Unfortunately, there is a plethora of case law in every jurisdiction about accountant and solicitor executors unintentionally incurring the wrath of courts for improper charging or charging without basis which, needless to say, does not lead to positive publicity.
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Because the time requirements and disruptions caused by administering even the simplest estates can be significant, it is important to assess not only return (financial or otherwise) on effort, but the hidden opportunity costs of accepting the appointment.
For example, what other client work will be lost or deferred during the estate administration? Is there a conflict of interest in continuing to act for any of the deceased’s family members while also acting as executor? What is the risk of losing these existing clients as a direct result of decisions made as executor, or legal battles among beneficiaries?
Another concern is whether a disgruntled client or beneficiary might post their grievances online. Do not underestimate the power and reach of a single negative review. Even if it is unjustified or untrue, the damage will be difficult to remedy.
Administering the estate will eventually end and with that the client-accountant relationship. Clearly, accountants need to carefully weigh accepting the role of executor against the commercial realities of existing or potential clients possibly going elsewhere as a result of an accountant-executor temporary focus elsewhere.
Clients appoint accountants as executors because of the special skills, experience, commitment and personal qualities they bring. However, being a successful executor has different requisites than being a successful accountant.
Also, because the appointment of an accountant is generally driven by their professional qualifications and accompanying code of ethics, accountant executors tend to be held to higher standards of performance and accountability than those without applicable training.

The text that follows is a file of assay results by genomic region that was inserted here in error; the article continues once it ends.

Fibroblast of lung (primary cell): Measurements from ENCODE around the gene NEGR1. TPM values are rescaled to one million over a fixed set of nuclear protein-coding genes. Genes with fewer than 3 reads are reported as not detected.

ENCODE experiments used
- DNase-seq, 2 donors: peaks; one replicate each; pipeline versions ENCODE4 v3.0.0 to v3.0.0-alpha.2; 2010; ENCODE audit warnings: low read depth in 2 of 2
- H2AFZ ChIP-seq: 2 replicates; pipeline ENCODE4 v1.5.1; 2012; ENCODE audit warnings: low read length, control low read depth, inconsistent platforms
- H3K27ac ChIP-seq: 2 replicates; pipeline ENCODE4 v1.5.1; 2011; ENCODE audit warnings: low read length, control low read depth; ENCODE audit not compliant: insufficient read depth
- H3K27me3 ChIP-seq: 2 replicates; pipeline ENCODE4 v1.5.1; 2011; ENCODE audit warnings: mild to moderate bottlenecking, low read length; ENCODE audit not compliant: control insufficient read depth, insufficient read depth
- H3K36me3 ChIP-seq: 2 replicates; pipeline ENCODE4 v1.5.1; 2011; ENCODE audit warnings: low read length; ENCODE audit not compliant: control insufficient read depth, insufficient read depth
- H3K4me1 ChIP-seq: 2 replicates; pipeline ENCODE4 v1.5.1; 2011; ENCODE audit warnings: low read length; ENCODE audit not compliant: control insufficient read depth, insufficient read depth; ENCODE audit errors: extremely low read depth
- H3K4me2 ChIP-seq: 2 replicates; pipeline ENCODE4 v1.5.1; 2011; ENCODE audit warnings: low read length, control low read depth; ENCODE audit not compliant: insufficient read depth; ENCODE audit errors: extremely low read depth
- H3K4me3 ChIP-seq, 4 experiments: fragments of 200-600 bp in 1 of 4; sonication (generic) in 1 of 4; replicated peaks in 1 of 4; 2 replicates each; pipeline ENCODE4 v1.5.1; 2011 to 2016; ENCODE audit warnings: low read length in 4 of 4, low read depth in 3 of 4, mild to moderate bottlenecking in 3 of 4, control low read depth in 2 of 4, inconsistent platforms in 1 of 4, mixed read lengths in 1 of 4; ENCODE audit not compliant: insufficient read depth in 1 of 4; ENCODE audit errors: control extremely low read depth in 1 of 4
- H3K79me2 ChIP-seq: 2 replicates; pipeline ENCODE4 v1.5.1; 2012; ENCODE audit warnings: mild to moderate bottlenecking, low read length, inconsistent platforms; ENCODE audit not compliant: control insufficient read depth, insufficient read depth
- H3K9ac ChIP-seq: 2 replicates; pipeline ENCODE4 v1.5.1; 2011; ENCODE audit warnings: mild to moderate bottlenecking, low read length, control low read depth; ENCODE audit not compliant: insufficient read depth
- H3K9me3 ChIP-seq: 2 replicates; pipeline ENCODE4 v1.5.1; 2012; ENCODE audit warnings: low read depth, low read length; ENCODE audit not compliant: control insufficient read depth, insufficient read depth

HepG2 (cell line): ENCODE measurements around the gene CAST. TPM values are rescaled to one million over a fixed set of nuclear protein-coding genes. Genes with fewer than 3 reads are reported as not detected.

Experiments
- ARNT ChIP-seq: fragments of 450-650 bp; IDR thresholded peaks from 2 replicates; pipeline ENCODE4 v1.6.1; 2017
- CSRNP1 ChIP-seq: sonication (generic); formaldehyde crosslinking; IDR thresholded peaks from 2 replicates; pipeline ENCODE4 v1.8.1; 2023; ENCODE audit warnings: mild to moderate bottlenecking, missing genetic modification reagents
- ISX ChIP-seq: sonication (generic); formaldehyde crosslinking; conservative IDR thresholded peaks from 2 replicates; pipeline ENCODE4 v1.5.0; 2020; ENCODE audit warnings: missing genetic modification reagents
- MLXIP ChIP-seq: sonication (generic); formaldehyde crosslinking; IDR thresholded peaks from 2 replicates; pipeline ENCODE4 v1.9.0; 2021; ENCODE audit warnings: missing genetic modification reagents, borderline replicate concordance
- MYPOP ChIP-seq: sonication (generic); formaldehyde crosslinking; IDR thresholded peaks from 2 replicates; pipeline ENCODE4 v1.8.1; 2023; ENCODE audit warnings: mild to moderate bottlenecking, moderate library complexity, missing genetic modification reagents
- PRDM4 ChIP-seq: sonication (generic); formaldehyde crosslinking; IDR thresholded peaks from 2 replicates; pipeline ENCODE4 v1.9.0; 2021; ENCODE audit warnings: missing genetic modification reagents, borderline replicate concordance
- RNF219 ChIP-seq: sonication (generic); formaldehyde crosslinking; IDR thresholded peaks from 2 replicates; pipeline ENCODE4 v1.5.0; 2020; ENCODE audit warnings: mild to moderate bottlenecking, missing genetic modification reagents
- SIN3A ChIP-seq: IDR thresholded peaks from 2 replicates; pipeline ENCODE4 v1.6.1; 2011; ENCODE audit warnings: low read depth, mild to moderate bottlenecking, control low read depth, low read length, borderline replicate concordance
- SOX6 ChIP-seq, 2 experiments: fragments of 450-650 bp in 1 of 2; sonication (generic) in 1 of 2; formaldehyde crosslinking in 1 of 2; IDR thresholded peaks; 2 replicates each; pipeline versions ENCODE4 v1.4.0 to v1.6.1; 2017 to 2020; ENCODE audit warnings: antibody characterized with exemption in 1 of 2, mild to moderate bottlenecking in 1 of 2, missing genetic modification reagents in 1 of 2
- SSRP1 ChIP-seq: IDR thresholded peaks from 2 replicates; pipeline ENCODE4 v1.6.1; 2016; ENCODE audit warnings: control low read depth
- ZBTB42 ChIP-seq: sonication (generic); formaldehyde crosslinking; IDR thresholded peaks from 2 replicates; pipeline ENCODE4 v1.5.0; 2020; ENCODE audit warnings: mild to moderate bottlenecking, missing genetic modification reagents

Regardless, all executors are required to be familiar with the legal obligations of their role at common law and in legislation and to discharge the executorial and trustee duties faithfully. Legal advice should be taken immediately and retained throughout the process.
Executorship is a personal responsibility and once accepted is non-delegable and non-transferable. Once an executor, always an executor; and this means personal liability indefinitely for all decisions, actions, inactions, omissions and errors.
It is not commonly known that executors are fully accountable to beneficiaries for the manner, speed and quality of estate administration, and frequently held to account through the courts.
Moreover, should any claim, debt or tax obligation be overlooked during the process or be discovered afterwards, the executor may be personally liable for the amount.
It is therefore critical that accountants first consult their professional indemnity insurer to ascertain whether any aspect of the executor role is covered under the policy, and the extent of personal exposure.
All of the above need to be evaluated before taking any step towards or becoming involved in executorship; this is known as “intermeddling”.
Once any act of intermeddling – however minor – has been embarked on, executors cannot renounce their role and must seek the approval of the court to retire.
Notably, leave to retire will only be given if it is in the best interests of the estate, not simply because the executor has a change of mind.
There are good reasons why the nature and risks of executorship has become a regular topic at law conferences across Australia, where even trained experts acknowledge it as a complex and treacherous area.
This raises the question: is it a role for you?
This is the second in a three-part series on executorship by Katerina Peiros TEP and Ian Raspin FCPA, TEP. Peiros is the founder of Hartwell Legal and Raspin is the Director of Estates and Trusts at BNR Partners. Peiros is a Law Institute of Victoria accredited Wills and Estates Specialist and runs a specialist boutique practice. Raspin specialises in the taxation of deceased estates and trusts, working with both trustee companies and legal practitioners. Both Peiros and Raspin are published authors in this space.